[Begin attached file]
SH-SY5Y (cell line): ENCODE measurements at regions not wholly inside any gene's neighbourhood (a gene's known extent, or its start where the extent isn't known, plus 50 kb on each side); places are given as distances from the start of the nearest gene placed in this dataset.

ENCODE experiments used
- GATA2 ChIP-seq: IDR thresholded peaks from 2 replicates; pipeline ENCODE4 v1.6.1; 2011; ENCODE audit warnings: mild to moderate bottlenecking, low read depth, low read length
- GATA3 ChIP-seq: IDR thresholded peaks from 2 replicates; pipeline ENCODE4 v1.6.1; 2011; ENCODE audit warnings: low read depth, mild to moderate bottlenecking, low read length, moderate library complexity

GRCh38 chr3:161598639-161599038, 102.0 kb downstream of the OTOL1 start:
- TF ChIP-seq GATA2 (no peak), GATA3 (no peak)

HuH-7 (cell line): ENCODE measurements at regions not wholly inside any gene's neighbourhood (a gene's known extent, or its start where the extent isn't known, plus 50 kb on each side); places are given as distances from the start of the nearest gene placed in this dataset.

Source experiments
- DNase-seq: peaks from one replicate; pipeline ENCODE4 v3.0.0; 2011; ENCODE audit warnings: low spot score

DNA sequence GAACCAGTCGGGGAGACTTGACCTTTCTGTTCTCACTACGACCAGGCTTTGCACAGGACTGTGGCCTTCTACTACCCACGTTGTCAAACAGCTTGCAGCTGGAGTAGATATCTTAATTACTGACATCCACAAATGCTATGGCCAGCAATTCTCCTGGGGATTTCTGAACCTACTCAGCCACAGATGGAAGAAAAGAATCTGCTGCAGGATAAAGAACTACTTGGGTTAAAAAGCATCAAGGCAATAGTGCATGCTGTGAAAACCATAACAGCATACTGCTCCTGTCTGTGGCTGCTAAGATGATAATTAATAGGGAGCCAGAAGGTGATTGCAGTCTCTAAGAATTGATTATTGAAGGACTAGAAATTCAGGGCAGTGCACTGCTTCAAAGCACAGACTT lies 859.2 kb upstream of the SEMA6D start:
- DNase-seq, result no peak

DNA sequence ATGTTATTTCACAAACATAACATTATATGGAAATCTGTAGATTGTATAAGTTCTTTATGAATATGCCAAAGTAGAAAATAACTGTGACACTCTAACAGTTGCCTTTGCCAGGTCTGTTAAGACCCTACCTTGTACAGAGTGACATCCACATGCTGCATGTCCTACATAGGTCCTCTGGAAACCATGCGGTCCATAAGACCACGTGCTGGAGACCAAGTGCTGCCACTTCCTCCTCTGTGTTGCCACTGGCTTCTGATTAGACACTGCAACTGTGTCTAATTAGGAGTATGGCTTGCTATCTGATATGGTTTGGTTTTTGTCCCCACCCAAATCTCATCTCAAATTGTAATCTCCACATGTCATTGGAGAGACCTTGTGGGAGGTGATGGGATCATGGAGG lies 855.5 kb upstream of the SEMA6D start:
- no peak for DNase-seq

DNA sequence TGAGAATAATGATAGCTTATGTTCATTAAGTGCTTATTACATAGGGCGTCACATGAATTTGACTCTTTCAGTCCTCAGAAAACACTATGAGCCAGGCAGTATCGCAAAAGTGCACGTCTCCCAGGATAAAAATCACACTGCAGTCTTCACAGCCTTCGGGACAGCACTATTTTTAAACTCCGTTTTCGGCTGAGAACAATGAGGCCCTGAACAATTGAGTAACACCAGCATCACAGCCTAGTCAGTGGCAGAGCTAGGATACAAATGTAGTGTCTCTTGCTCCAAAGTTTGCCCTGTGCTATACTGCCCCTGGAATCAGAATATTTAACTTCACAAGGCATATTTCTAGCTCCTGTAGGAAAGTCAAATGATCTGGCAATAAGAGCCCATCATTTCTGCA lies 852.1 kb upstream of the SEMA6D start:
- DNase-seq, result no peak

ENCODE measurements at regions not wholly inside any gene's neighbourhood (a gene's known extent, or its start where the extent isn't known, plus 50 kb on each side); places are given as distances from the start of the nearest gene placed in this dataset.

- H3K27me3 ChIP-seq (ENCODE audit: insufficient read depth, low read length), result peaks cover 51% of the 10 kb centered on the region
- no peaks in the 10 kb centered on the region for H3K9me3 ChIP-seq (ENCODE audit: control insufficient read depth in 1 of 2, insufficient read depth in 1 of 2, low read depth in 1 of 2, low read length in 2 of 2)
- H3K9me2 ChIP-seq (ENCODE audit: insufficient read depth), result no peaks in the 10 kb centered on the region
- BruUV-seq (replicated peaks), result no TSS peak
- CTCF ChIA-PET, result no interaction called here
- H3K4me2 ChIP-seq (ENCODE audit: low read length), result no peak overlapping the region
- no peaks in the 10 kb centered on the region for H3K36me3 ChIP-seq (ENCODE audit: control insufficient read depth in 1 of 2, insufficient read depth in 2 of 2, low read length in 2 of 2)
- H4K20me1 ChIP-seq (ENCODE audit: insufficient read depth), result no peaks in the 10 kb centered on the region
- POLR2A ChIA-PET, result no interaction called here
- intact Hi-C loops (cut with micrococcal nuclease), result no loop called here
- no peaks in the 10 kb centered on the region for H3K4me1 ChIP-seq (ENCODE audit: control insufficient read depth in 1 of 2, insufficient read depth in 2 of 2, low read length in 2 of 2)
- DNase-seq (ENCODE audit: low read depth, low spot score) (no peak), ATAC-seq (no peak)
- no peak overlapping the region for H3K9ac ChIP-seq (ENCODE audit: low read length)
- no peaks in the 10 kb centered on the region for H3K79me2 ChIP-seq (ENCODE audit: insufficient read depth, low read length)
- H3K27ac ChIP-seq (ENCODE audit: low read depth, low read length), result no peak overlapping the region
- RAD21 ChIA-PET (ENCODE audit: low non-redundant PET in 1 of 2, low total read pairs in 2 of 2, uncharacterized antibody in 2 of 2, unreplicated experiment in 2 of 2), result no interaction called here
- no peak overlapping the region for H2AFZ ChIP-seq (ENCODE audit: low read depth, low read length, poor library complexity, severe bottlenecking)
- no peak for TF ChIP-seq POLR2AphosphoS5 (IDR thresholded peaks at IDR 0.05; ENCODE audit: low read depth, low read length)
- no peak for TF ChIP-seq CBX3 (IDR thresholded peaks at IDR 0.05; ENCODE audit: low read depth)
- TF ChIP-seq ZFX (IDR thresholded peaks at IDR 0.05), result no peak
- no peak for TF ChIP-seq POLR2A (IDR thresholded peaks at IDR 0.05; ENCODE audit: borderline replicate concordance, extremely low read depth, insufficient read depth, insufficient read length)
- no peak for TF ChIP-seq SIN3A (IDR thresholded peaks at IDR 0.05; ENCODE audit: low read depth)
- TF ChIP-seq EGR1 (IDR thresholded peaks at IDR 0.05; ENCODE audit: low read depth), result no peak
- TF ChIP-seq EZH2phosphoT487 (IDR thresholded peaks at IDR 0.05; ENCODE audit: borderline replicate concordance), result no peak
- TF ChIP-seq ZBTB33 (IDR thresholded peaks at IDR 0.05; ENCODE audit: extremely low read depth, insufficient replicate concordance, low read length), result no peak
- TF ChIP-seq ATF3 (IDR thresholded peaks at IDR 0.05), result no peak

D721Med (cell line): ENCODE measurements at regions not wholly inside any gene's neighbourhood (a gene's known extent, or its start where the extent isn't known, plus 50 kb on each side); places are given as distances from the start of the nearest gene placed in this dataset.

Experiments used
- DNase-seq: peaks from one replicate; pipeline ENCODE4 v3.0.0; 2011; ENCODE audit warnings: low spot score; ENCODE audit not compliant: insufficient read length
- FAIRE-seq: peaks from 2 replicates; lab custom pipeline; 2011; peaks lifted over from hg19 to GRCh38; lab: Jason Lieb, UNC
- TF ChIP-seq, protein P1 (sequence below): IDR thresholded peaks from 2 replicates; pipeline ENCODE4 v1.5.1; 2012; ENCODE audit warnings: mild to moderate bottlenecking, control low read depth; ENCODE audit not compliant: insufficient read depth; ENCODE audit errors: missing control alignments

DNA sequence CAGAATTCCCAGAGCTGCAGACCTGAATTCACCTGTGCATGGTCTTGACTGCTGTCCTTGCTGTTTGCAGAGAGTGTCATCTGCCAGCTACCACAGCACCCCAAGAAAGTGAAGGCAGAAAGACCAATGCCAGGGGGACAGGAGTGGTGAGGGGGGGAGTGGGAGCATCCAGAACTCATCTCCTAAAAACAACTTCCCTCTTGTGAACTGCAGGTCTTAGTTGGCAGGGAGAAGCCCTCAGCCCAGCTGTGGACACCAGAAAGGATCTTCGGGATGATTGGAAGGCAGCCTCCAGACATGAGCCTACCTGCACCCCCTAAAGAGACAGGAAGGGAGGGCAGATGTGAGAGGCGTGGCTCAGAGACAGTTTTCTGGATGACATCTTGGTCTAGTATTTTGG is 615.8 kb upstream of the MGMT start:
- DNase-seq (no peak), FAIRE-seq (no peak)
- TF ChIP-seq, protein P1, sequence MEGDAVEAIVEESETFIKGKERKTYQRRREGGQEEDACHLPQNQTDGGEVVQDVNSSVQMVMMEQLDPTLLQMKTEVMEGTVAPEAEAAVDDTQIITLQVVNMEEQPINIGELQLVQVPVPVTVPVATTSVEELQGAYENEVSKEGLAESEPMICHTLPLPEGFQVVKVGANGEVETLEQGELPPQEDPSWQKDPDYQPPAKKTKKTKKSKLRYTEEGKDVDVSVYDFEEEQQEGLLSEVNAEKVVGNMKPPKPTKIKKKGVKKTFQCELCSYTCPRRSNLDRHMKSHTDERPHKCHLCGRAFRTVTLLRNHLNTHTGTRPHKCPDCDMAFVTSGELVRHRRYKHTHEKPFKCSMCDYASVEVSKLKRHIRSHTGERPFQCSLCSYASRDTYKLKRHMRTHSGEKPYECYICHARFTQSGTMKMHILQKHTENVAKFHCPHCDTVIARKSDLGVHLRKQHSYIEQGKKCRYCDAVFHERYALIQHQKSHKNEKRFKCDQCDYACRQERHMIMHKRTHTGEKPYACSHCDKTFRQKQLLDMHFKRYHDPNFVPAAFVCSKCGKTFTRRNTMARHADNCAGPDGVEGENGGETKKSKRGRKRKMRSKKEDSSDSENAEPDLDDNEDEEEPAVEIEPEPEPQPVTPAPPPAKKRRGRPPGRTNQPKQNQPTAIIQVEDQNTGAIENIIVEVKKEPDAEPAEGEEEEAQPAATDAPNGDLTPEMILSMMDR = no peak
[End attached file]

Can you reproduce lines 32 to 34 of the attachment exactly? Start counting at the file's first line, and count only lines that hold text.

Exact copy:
- RAD21 ChIA-PET (ENCODE audit: low non-redundant PET in 1 of 2, low total read pairs in 2 of 2, uncharacterized antibody in 2 of 2, unreplicated experiment in 2 of 2), result no interaction called here
- no peak overlapping the region for H2AFZ ChIP-seq (ENCODE audit: low read depth, low read length, poor library complexity, severe bottlenecking)
- no peak for TF ChIP-seq POLR2AphosphoS5 (IDR thresholded peaks at IDR 0.05; ENCODE audit: low read depth, low read length)